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If a company announces special dividend e.g. costco for $14 per share, is it better to hold or to sell? I am assuming that the share price will go up by roughly $14 after the announcement? So is either holding or selling roughly the same profit?

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Special dividends can contain capital gains, ordinary income, and/or return of capital. The return of capital component lowers your cost basis and you aren't taxed until you sell your shares. However, the other components are taxable when received.

If you have little to no capital gain in your position, you're in a higher tax bracket, and the taxable component are large, it might make sense to sell before the special dividend in order to avoid the taxable event.

I would not assume that share price will go up will go up by roughly $14 after the announcement because $14 per share is being removed from the company's coffers.

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In theory a dividend payment that has already been announced has an equal impact on the price of the stock. One consideration, however, would be the tax treatment of the dividend vs the tax treatment of the gain, depending on your jurisdiction. In some cases, you may have a better net result receiving the dividend, and in some cases you may have a better net result selling beforehand and having a larger capital gain.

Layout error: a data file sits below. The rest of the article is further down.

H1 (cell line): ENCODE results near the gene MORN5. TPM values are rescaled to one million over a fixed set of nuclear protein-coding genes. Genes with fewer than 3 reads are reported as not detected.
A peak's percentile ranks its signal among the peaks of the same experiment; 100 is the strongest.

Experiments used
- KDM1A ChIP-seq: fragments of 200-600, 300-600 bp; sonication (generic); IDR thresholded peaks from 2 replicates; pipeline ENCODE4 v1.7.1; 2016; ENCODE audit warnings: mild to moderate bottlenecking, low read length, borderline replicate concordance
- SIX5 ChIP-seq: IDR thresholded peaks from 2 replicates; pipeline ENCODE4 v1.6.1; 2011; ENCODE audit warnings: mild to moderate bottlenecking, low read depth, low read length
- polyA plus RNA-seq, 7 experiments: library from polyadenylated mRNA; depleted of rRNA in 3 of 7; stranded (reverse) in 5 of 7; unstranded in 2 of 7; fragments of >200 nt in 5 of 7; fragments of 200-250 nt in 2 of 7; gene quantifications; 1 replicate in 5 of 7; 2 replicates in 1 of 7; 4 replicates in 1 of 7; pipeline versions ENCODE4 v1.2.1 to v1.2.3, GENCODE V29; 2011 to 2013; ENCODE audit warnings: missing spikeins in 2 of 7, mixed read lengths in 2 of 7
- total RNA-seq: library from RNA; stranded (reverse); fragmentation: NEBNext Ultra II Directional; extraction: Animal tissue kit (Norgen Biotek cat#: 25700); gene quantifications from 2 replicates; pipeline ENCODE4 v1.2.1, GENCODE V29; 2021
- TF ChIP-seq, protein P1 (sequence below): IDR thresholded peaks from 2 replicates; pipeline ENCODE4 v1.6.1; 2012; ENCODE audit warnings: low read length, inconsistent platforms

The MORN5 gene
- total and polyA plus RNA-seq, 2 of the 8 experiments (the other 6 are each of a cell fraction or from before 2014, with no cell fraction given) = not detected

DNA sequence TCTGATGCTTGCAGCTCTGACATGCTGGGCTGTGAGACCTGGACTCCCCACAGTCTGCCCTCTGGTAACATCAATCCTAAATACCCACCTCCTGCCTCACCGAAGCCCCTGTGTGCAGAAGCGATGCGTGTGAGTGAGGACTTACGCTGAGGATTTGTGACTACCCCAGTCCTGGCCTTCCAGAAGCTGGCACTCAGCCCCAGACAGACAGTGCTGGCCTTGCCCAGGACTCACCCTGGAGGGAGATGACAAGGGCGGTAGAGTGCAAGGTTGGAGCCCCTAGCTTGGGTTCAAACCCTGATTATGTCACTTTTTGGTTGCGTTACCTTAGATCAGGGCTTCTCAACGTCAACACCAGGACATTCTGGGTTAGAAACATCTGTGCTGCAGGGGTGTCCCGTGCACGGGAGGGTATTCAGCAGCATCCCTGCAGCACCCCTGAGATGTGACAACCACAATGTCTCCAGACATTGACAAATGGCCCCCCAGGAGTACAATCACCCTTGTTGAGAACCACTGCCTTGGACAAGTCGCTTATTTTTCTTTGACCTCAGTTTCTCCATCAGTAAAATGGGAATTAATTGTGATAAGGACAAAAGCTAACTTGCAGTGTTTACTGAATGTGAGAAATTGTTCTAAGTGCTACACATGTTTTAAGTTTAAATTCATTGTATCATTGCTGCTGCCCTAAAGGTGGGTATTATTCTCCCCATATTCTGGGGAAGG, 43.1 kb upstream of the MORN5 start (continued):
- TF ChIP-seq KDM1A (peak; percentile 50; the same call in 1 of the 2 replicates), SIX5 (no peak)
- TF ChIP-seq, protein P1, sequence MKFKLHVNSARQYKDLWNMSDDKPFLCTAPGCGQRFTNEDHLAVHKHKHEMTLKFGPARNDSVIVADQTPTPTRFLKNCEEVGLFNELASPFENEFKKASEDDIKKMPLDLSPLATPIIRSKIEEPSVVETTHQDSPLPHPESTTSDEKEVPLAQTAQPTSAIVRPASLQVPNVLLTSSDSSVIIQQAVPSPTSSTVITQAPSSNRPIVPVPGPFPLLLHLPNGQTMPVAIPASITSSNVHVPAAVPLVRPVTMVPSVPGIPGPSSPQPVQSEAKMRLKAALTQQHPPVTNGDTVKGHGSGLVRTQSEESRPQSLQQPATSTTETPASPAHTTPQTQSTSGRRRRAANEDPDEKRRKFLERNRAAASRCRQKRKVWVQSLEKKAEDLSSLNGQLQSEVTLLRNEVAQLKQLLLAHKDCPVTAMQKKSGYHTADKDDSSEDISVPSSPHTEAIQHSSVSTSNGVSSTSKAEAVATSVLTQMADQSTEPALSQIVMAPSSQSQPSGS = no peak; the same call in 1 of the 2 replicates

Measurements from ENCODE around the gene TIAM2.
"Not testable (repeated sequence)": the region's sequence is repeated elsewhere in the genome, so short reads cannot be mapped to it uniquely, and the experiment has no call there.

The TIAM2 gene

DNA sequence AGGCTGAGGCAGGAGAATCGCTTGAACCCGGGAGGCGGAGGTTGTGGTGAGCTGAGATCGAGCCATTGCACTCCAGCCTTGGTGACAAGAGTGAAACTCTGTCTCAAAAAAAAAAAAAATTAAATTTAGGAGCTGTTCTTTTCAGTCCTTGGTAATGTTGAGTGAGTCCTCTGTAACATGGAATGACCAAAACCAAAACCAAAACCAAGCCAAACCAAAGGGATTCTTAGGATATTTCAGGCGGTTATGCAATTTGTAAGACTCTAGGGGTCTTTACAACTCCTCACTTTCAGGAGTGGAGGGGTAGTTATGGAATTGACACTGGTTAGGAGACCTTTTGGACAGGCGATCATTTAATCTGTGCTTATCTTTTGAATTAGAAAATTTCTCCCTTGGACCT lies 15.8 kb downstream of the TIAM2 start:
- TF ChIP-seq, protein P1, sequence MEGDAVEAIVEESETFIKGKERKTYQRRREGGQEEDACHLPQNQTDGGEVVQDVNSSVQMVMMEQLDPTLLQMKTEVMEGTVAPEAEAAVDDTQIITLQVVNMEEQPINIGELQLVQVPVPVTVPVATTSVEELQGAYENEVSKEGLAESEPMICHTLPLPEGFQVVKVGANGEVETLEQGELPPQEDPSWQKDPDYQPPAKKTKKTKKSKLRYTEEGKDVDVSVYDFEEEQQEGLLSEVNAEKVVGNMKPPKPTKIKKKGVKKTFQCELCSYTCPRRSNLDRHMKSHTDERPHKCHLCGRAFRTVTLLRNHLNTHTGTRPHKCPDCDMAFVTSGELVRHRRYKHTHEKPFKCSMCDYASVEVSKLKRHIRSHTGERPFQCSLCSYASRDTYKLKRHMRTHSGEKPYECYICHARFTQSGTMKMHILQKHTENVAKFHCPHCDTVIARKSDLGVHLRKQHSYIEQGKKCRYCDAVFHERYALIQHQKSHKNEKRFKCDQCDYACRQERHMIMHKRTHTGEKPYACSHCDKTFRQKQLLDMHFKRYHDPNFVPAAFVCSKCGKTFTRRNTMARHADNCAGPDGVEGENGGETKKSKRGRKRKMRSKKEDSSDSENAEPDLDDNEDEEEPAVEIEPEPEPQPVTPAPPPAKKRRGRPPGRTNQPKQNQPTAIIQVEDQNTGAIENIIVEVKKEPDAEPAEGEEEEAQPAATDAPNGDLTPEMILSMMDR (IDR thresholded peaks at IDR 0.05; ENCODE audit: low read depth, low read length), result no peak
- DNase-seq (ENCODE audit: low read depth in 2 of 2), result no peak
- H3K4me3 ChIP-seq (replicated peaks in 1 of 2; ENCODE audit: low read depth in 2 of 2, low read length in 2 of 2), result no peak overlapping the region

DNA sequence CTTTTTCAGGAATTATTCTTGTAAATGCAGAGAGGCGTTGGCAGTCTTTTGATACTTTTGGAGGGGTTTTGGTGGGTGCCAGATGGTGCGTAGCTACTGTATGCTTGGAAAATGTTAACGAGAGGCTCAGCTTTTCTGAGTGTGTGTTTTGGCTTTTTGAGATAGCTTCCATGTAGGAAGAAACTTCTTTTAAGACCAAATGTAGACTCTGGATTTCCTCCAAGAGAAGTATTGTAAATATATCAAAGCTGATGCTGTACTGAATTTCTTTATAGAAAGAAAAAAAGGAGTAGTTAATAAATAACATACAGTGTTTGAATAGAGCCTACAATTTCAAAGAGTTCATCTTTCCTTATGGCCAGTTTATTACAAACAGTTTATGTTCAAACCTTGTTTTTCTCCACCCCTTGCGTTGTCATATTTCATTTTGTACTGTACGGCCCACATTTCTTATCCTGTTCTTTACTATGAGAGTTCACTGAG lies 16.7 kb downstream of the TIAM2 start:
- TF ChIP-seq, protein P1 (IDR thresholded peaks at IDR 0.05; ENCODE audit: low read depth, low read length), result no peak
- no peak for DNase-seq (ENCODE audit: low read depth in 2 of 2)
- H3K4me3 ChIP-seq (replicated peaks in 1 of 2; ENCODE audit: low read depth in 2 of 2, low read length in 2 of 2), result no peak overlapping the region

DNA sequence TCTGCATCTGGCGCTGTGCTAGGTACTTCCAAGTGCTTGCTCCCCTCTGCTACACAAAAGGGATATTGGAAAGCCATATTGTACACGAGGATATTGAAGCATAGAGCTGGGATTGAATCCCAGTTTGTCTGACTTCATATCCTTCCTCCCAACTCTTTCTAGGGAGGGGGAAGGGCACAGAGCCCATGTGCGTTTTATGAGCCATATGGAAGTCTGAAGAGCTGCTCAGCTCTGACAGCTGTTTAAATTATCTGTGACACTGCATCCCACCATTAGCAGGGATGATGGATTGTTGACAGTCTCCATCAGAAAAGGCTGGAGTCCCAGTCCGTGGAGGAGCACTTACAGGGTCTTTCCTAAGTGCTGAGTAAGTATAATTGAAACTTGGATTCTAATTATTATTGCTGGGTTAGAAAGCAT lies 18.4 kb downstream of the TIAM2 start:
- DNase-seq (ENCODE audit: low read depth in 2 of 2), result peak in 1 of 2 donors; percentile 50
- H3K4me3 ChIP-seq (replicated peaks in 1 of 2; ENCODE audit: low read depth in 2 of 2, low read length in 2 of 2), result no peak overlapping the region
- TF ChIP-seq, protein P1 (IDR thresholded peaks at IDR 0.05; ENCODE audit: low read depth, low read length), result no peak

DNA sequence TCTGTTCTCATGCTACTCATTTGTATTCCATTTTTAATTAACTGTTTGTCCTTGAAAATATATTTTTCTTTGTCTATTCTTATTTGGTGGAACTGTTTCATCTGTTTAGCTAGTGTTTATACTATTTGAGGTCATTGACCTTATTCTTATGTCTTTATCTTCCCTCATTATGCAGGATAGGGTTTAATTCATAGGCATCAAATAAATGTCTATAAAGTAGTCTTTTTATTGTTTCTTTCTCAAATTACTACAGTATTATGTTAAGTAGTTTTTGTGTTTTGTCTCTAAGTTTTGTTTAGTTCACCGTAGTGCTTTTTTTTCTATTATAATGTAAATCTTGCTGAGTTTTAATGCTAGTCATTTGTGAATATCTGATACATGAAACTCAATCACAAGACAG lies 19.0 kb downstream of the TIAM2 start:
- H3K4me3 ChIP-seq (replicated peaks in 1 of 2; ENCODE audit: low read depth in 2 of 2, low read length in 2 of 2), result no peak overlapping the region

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  • Suppose the investor has a better net result receiving capital gains (instead of dividends) but also intends to become a shareholder again after the dividend is paid. How can the investor avoid adverse prices when buying again after the dividend? Does the investor use options for this?
    – Flux
    Oct 1 '20 at 0:27
  • @Flux tax on dividends would be paid on the amount of the dividends only. Tax on the capital gain would generally be paid on the full increase in value since the time of purchase. In theory if the price of stock was exactly flat for the whole period of ownership, and the capital gain to be recognized was equal to the amount of dividend, I guess you could sell the share beforehand, recognize the capital gain, and then buy back. Seems pretty odd, however. If you also hedged your 'rebuying' price through use of options or similar, transaction costs would likely kill the tax savings. Oct 1 '20 at 0:50
  • @Flux Never heard of someone doing this but I assume it has been done from time to time. Typically though, dividends are individually too small for this to be worthwhile. There'd need to be a pretty specific fact pattern for it to make sense. Oct 1 '20 at 0:50
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    In the US stock market, some non-resident aliens have 0% capital gains tax and 30% dividend tax. These non-resident aliens would be interested in taking capital gains in place of dividends. I have a question that asks about this: Can non-resident aliens avoid taxes on dividends?.
    – Flux
    Oct 1 '20 at 0:58

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